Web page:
"Marrow Bones.--Saw the marrow bones into neat pieces, cover the ends with a paste made of flour and water, tie them in a floured cloth and boil for two hours. Remove the cloth and crust, put a napkin in a dish, set the bones upright, and serve with dry toast. The marrow can be scooped out an spread on the toast with a sprinkling of pepper and salt, before sending to table; but it is so likely to get cold, that we suggest the above method. Marrow bones are bought generally with sliver-side of the round of beef, and weighed with the meat."
-- from Cassell's Dictionary of Cookery with Numerous Illustrations [Cassell, Petter, Galpin & Co.:London], 1875; The Food Timeline

The Date/Year and Region:
England, 1875.

Mustard spice rub for Deviled Bones.
Photo: Elizabeth Urbach.
How Did You Make It: 
My beef bones came with some of the shank meat still attached, which I had to trim off.  That was, actually, the most difficult part of the recipe, since the meat was tough and had a lot of silverskin that I tried to cut off.  I chopped the meat into small chunks and used it for stew meat, and pre-heated the broiler.

Then, I patted the bones dry with paper towels, and made the spice mixture.  The recipe not specifying how much of each ingredient to use, I went with a heaping teaspoonful of mustard, about a teaspoonful of mushroom ketchup, ¼ teaspoon of cayenne, and a pinch of salt (since the mushroom ketchup was so salty).  I also set aside about 2 tablespoons of unsalted butter to rub on the outside of the bones.  I covered my hands with rubber gloves (I keep surgical gloves to use for doing housework) and rubbed the butter all over the bones with my hands, putting any remaining clumps of butter in the bottom of a baking dish.  Then, I rubbed the mustard mixture all over the bones, trying to "rub it in well" as the recipe called for, but the coating of butter over the bones prevented it from soaking in, so I ended up putting about ¼ spoonful on top of each bone when it was in the dish.  I put the dish of bones in the boiler for 5 minutes, and then turned the bones over and broiled them for another 3 minutes on the other side.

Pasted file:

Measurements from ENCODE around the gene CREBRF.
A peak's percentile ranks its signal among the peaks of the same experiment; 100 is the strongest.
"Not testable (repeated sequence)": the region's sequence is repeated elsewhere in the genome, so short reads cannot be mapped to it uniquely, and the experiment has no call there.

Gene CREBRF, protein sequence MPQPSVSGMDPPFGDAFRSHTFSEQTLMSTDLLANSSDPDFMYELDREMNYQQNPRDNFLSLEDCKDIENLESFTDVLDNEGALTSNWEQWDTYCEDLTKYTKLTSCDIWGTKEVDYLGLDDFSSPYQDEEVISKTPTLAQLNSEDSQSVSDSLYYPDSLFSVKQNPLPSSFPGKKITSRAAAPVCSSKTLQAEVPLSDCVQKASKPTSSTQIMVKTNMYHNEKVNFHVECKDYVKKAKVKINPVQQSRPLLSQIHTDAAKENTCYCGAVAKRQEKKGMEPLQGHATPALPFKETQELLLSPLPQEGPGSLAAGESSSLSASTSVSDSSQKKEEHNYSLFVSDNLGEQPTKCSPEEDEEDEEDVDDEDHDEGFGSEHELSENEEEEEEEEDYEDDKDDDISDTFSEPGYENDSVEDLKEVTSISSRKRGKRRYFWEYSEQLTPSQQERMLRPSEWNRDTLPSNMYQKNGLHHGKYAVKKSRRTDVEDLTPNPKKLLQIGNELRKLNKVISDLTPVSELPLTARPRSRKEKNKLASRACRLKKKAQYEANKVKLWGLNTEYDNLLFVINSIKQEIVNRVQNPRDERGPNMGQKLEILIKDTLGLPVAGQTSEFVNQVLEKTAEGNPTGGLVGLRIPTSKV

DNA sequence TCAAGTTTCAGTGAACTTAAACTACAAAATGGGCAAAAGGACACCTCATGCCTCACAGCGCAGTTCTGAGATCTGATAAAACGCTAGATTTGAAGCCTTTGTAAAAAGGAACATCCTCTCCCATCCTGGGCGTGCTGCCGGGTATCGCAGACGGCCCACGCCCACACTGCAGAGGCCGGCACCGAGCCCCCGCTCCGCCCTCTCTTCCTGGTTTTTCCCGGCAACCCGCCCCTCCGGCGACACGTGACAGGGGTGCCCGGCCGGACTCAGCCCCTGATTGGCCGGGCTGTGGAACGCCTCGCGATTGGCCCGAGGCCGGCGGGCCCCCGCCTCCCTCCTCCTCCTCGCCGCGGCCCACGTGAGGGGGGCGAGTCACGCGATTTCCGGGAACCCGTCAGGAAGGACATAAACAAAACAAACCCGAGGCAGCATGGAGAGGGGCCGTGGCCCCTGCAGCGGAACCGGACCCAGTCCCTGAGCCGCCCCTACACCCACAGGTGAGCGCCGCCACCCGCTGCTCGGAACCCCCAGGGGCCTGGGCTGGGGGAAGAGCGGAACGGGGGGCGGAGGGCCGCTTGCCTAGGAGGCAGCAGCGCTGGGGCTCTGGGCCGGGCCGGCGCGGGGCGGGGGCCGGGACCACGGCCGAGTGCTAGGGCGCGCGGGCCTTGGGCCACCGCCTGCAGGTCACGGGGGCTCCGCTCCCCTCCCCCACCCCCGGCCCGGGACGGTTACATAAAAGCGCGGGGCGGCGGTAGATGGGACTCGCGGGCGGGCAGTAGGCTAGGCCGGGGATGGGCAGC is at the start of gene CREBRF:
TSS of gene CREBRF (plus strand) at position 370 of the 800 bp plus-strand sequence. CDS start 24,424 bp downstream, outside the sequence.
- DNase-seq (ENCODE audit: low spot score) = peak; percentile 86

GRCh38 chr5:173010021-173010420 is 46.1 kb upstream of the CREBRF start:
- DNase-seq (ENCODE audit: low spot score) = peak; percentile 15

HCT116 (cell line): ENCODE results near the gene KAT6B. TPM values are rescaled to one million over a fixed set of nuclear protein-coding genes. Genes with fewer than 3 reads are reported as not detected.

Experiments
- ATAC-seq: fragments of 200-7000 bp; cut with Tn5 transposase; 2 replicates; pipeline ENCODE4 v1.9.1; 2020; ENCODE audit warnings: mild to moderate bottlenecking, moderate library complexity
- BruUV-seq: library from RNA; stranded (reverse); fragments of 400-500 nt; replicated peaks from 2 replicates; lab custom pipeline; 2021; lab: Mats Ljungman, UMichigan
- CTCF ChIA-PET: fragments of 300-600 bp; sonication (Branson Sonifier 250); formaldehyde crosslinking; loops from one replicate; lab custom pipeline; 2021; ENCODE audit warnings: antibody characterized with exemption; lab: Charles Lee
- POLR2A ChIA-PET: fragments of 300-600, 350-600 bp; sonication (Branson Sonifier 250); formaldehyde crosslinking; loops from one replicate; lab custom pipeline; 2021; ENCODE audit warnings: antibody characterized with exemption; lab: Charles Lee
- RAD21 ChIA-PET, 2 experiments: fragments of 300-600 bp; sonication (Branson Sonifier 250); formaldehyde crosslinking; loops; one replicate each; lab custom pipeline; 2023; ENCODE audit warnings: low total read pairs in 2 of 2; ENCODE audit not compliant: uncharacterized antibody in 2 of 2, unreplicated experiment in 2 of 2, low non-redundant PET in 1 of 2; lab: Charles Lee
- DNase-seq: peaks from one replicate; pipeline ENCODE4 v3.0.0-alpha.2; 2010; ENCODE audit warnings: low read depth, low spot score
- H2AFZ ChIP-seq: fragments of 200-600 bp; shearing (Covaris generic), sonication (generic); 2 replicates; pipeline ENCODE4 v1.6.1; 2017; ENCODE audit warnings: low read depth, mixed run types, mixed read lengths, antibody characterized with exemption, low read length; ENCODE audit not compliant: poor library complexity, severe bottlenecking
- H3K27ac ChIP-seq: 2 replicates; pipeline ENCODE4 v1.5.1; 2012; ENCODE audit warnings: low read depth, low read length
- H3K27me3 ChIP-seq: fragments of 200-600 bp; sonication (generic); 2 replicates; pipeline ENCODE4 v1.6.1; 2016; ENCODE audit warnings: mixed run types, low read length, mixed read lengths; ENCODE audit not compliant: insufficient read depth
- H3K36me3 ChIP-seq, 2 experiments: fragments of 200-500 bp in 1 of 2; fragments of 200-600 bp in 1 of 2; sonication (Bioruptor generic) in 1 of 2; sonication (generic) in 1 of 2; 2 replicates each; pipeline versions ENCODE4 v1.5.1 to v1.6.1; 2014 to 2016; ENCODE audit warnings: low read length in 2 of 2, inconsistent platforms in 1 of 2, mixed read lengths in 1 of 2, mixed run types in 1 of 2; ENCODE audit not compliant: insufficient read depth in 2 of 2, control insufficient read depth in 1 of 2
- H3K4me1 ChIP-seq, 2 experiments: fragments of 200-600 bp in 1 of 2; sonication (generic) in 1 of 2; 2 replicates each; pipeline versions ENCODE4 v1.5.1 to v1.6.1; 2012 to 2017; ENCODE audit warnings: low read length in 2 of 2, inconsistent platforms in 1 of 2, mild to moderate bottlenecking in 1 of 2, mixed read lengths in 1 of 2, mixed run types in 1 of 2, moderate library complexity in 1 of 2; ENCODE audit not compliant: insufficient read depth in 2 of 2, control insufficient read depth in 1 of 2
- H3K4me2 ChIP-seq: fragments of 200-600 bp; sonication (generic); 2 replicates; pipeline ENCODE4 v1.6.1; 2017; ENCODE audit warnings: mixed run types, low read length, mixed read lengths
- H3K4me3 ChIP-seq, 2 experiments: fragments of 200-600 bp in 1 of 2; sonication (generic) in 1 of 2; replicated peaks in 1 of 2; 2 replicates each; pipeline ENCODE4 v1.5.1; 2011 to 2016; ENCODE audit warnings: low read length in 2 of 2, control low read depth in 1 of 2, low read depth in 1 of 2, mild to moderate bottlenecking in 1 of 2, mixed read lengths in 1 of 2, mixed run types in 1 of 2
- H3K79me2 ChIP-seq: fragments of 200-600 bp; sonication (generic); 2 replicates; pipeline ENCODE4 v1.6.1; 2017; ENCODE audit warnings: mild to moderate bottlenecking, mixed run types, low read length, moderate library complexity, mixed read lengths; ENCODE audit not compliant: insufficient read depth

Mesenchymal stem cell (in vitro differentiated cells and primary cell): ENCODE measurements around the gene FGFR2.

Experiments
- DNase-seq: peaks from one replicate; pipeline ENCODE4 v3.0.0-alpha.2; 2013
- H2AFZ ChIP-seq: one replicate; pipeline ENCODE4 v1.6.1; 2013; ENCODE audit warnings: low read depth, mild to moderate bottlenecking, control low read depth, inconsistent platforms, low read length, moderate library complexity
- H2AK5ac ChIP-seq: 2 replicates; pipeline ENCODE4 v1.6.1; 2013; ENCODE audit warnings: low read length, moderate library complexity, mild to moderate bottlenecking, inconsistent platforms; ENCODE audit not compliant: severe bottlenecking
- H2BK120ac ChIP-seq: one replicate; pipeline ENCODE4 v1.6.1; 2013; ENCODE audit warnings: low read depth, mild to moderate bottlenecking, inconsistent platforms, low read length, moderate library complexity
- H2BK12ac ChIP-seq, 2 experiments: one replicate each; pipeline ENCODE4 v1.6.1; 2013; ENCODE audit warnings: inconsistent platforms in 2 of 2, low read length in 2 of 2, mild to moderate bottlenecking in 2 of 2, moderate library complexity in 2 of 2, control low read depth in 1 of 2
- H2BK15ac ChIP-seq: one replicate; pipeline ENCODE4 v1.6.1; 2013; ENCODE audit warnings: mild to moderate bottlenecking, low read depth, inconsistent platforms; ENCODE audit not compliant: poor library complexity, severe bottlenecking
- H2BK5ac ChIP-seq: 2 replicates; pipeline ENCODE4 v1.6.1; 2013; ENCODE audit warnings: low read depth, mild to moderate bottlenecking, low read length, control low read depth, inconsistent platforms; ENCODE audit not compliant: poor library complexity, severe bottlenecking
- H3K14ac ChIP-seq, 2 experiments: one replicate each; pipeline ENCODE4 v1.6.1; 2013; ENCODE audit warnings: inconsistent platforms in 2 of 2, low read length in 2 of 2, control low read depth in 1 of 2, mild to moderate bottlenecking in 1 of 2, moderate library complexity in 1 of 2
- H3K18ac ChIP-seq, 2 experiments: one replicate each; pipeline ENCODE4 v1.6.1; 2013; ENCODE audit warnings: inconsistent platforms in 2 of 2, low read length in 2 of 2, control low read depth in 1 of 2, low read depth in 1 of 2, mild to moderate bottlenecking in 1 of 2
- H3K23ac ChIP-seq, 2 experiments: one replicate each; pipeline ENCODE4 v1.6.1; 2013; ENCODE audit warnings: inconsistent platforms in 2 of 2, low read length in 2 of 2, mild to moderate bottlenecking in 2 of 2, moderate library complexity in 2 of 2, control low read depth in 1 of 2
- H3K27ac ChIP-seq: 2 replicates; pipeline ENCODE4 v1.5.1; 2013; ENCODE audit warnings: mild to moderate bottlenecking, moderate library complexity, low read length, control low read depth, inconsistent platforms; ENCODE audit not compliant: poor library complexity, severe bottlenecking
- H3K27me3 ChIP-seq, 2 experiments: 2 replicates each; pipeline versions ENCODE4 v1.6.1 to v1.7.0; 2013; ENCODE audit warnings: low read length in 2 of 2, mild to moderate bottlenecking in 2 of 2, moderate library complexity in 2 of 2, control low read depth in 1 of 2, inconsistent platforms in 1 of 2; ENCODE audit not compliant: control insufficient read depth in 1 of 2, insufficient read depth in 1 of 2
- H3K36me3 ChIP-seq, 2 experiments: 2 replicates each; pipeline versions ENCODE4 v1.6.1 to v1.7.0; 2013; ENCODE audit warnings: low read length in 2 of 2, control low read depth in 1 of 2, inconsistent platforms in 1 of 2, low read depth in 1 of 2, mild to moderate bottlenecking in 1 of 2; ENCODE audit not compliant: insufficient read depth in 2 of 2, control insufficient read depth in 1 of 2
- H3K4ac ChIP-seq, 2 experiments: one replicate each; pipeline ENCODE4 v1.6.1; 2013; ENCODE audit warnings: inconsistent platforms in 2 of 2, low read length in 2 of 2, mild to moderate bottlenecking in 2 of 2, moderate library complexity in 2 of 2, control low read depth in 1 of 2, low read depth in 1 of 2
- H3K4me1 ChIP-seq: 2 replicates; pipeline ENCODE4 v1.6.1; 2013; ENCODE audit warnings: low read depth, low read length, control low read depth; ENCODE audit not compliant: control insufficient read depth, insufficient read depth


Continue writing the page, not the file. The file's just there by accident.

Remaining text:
Time to Complete:
About 20 minutes, mostly to trim the meat off the bones! 

Total Cost:
The bones cost me $10, and everything else was in my pantry, but it would have cost a few more dollars if I'd had to buy the container of mustard, the cayenne, and the ingredients for mushroom ketchup separately. 

How Successful Was It?:
It smelled good while it was cooking, but eating it was somewhat less exciting.  When I ate the marrow, it came out of the bones really easily, although the marrow in the thickest bone was still pink in the middle!  It was more gelatinous in texture than I expected – I guess I thought it would be more like soft butter – and didn't really have much flavor at all.  I couldn't taste the mustard or spices at all.  Maybe I didn't do it correctly, but I wasn't really impressed with it: very oily, and while not bad-tasting, I couldn't really detect much flavor in it at all!  I don't know how it's supposed to be, though, so I'm not sure how successful it was.  It is a very simple recipe, which is nice, and I wonder if it would be much better broiled over a wood fire.  If it's supposed to be much more flavorful, then when I find out what I did wrong, I might try this recipe again; if not, then I don't know that I would make beef bones again.

How Accurate Is It?: 
About 95%, barring my modern oven, and any mistakes I might have made in preparing the bones. 


"Marrow bones" article on the Food Timeline site 

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Now stir the fire, and close the shutters fast,
Let fall the curtains, wheel the sofa round,
And, while the bubbling and loud-hissing urn
Throws up a steamy column, and the cups
That cheer but not inebriate, wait on each,
So let us welcome peaceful evening in.
-- William Cowper (1731-1800)
"The Winter Evening" (Book Four), _The Task_ (1784)